Human Performance and Rehabilitation Centers, Inc.

Feeling Faint? Everyday Activities Can Make You Dizzy.

Dizziness can be caused by many things: side effects of medication, low blood pressure, low blood sugar, and anxiety. Dizziness following bending over to tie shoes, lying down in bed, looking in the blind spot, and walking down a grocery aisle are all frequent causes of dizziness related to a vestibular disorder. Vestibular dizziness symptoms may include everything from the room spinning to a feeling of off balance or unsteadiness.

There are three major systems in the body that help you maintain your balance. Vision helps to locate the horizon and objects in a person’s path. Sensory mechanics in the feet and legs help identify the type of ground underneath a person’s feet. The last system is the vestibular system which is located in the inner ear behind the ear drum. The vestibular system is what causes motion sickness, makes the stomach turn on a roller coaster, and what jolts a person awake when dreaming of falling.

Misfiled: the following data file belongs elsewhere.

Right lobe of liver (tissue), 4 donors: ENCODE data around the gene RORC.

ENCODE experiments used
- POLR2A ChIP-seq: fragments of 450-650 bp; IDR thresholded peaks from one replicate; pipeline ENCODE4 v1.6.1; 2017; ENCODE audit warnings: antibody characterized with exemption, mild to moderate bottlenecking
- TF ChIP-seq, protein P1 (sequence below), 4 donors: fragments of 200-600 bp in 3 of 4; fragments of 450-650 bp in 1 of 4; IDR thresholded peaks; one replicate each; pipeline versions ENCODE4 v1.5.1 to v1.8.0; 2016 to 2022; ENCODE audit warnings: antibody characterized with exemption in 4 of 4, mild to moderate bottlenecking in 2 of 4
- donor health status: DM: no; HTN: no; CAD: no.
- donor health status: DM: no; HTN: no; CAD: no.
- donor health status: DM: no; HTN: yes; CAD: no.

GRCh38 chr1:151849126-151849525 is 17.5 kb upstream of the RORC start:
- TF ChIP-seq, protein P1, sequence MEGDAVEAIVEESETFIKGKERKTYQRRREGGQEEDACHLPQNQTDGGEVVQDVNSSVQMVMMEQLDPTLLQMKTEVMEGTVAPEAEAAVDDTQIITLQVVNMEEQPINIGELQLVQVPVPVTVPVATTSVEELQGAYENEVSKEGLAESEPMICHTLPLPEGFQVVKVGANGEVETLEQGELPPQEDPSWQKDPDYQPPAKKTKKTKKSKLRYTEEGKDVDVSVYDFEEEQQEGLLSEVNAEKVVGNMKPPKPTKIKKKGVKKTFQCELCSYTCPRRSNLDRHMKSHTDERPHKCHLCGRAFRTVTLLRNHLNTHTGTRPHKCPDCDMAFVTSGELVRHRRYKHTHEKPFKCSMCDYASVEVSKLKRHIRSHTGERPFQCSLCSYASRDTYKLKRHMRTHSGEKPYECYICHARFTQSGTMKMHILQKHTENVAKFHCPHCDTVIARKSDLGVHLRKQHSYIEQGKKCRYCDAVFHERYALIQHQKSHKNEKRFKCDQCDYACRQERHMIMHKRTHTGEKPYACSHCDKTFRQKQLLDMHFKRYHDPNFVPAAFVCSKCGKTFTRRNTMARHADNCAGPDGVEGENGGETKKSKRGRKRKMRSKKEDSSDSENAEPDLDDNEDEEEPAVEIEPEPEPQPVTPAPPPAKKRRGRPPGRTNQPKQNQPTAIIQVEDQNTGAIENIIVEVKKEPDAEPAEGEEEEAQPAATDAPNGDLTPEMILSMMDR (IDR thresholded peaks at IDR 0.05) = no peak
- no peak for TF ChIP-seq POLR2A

The vestibular system has three main functions: stabilization of visual images (keeping eyes on a target), maintaining postural stability (especially with head movement), and providing spatial orientation. These three functions are controlled by coordination of the central vestibular system (brain and brain stem) and the peripheral vestibular system (shown to the left). There are two main parts of the peripheral vestibular system. The three fluid filled semicircular canals that detect angular head movement such as shaking your head to say “yes” and “no”. The vestibule contains the otolith organs which detect vertical and horizontal acceleration, like riding in a car and an elevator. If either of these systems are disrupted in any way it can cause dizziness. Two of the most common vestibular issues are benign paroxysmal positional vertigo (BPPV) and unilateral vestibular hypofunction (UVH).